Sunday, May 10, 2015

Review of 'Kurt Cobain: Montage of Heck'

It must have been either the summer or fall of 1994 when I purchased a VHS copy of Live! Tonight! Sold Out!!, a quasi-documentary, compilation concert video by Nirvana. Basically, the film was composed of bits of home video and found footage, intertwined with live performances from their various concerts. It was almost exactly like the Smashing Pumpkins' Vieuphoria, also released in 1994, a long-form music video, with weirdness combined with concert footage. I was an impressionable teenager at the time, so I thought that's what bands did, and acted, and so I adopted the weirdness-mixed-with-musician-ness in my own personality.

Of course, nobody understood. Nobody ever understands ... sigh. (I've comes to terms with this, so you the reader need not worry.)

Fast-forward to 2015, with the release of the documentary Kurt Cobain: Montage of Heck on HBO. The first thing that struck me, as I watched the film, is that I've seen a lot of this already. Live! Tonight! Sold Out!! used a lot of the same footage. In any case, where Sold Out!! focused on the band as a whole, Montage's focus is on the life of frontman Kurt Cobain, from his birth to roughly Nirvana's MTV Unplugged performance in late 1993, with mentions of his winter 1994 overdose and spring 1994 death near the end of the film.

I would like to take this opportunity to evaluate this film with what I wrote about earlier, with an addition. My evaluations of "art" now have three dimensions: (1) Art vs. Audience, (2) Art vs. Other Art, and I would like to add now, (3) Art vs. Artist.

The obvious audience for this film are Nirvana fans from the 1990s, who all have since outlived Kurt himself. I can only imagine my experience of this film with this context in mind. With that said, I don't think Montage has taught me anything new about Kurt Cobain. This film pretty much follows the narrative in Michael Azerrad's Come as You Are: The Story of Nirvana, at least how I remember the book, when I read it twenty-some years ago. It's cool to have the non-controversial Kurt Cobain come to life, so to speak, in this documentary film. The best surprise of the film is being introduced to the Nirvana-Screaming Trees collaboration of Leadbelly's "Ain't It a Shame." Of course, that track has been around -- on YouTube -- for years, but it had slipped past my radar until now, basically. I think Nirvana fans, in general, will like this. It's probably also somewhat accessible to fans of music and music history, the Sold Out!!-type weirdness might be off-putting to wider audiences, though.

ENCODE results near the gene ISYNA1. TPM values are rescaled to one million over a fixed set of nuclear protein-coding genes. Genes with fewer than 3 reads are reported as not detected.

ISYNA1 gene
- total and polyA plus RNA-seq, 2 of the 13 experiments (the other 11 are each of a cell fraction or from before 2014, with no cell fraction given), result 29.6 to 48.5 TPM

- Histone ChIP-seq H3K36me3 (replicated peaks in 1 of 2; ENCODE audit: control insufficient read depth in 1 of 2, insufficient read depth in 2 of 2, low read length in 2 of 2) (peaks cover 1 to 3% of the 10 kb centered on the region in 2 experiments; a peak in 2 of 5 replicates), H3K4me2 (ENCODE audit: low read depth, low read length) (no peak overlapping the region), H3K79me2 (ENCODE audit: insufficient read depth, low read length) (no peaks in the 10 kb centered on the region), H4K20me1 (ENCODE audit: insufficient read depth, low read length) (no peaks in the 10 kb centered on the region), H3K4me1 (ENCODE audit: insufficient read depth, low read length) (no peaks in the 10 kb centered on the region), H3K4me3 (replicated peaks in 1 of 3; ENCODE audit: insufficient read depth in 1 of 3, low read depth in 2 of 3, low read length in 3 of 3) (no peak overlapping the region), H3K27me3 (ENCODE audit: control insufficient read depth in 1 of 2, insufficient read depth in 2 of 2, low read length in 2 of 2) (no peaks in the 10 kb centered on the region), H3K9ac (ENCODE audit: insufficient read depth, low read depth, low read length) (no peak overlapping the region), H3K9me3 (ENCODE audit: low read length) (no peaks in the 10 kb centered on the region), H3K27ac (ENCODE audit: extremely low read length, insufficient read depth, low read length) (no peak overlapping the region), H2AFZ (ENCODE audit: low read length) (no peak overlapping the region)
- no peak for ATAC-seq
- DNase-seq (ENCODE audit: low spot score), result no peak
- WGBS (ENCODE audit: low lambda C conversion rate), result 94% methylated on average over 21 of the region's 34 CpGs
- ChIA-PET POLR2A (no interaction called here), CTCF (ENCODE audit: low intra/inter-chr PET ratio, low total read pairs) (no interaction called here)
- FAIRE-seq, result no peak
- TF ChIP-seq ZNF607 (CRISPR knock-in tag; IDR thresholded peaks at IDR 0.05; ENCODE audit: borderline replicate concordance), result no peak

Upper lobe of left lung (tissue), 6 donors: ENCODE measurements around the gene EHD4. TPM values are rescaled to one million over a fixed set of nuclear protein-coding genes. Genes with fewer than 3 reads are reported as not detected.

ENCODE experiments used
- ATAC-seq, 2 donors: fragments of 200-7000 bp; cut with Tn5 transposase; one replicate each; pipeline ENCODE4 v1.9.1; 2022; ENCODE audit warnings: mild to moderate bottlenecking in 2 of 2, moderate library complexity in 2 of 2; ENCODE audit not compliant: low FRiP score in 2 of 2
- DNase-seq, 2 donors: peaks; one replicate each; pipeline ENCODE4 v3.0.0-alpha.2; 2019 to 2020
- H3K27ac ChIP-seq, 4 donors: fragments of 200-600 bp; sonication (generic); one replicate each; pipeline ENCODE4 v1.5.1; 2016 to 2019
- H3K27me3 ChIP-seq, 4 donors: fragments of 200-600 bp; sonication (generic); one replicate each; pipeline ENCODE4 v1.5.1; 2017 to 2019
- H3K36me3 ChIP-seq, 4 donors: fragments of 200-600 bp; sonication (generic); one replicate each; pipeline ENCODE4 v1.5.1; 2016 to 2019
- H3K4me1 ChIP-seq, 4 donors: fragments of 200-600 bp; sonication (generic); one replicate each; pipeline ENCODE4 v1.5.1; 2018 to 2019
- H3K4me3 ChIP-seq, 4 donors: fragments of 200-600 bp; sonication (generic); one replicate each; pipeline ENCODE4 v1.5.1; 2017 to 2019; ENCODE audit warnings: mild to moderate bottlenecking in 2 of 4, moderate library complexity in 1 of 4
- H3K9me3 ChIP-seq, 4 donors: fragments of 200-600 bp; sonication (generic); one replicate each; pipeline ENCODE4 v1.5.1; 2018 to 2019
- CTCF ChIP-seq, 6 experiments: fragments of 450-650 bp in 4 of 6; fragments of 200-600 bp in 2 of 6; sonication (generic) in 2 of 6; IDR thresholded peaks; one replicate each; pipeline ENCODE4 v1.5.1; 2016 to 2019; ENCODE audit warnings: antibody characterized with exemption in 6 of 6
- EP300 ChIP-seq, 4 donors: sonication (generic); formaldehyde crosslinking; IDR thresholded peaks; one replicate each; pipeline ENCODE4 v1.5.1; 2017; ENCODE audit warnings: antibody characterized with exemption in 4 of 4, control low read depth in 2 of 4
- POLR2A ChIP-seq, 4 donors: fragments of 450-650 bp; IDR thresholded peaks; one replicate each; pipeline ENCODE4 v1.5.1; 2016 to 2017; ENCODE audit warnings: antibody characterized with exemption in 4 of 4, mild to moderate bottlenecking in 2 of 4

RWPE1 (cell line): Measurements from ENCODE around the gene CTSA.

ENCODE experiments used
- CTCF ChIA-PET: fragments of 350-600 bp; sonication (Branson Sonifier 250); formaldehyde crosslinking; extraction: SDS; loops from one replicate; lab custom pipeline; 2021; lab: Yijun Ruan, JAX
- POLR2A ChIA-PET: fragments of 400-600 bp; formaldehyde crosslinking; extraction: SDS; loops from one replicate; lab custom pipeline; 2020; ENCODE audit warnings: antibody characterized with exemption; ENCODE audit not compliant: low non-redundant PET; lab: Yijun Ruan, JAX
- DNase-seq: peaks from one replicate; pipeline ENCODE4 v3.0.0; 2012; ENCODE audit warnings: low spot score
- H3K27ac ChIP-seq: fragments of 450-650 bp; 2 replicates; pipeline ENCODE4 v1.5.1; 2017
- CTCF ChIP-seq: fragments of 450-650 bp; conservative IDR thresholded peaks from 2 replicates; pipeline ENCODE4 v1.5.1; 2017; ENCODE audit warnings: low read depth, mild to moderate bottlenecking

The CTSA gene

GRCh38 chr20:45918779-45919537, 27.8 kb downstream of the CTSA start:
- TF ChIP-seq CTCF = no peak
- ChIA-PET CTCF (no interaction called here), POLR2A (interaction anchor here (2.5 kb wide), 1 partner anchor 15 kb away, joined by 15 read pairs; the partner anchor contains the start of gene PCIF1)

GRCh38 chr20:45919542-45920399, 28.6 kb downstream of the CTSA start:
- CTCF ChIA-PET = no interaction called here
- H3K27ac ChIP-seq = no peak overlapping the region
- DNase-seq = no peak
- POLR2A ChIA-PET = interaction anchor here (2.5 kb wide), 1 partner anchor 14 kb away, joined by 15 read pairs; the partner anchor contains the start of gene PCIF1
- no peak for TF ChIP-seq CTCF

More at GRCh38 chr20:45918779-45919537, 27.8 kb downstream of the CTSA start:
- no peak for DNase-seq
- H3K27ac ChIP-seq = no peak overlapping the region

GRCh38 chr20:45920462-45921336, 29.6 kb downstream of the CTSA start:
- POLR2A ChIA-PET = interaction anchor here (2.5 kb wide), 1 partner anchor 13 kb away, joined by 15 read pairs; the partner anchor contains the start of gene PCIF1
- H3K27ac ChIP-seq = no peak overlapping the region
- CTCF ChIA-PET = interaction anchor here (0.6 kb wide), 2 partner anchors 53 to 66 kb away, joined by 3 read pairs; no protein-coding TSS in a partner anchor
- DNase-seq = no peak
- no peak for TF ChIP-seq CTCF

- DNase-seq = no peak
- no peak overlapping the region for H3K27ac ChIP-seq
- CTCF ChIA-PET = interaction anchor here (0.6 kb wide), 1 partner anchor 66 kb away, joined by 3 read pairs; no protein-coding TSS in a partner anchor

Art vs. Audience: Montage is somewhere between accessible and inaccessible. If 0 = inaccessible, and 10 = accessible, Montage is a 5.

Montage is a documentary film. Unlike "conventional" documentary films (I took a documentary criticism course over a decade ago, so I've learned that there are various kinds of "conventional" documentaries), Montage seems to have several stylistic choices, from A-roll interviews with B-roll footage, to audio footage with animation, to Sold Out!!-style montages of heck. It's kind of all over the place. I was so wowed by the animated sequences, I thought an animated documentary might have been a solid, sole stylistic choice.

Art vs. Other Art: Montage is relatively unconventional, due to its stylistic inconsistency. If 0 = conventional, and 10 = unconventional, Montage is an 8. These numbers really mean nothing.

Brett Morgen directed Montage. He also directed the documentary The Kid Stays in the Picture. When I took the aforementioned documentary criticism course, one of my classmates wrote a paper on The Kid Stays in the Picture. I have never seem that particular documentary (I wrote my term paper on a documentary on Elvis impersonators called Almost Elvis). Other than Montage, I am unfamiliar with Morgen's work, but both Wikipedia and IMDb give him a relatively sizable filmography.

Art vs. Artist: Montage is one of many films by Brett Morgen. I can't say whether or not it is departure from the filmmaker's previous work, or if this is Morgen's consistent style. This is my bad as a reviewer/blogger. If 0 = consistent, and 10 = departure, then by default, and my fault, Montage is a 5, for now.

In conclusion, if you're like me, after watching Montage of Heck, you'll access your Nirvana MP3s (Bleach, Nevermind, Incesticide, In Utero, MTV Unplugged, Live from the Muddy Banks of the Wishkah, Nirvana's greatest hits album, B-sides from overpriced imported CD singles, and whatever else you may have -- ripped from now-stored away CDs), set the playlist to random, and blog about Nirvana. Because of the film, I am listening to Nirvana's music with my long-lost teenager's ears, and not the cynical, ever-aging ears of one who has outlived Kurt Cobain. It's good to be reminded of the alchemy created by screaming vocals, clever melodies, sloppy guitar (I would describe Kurt's non-melodic guitar solos as "sloppy jazz," the blues scale but not quite right), straightforward bass, and heavy drums. That was Nirvana.

Post-script: Sunday was also Mother's Day, so I hope you all had a wonderful Mother's Day. Cheers!

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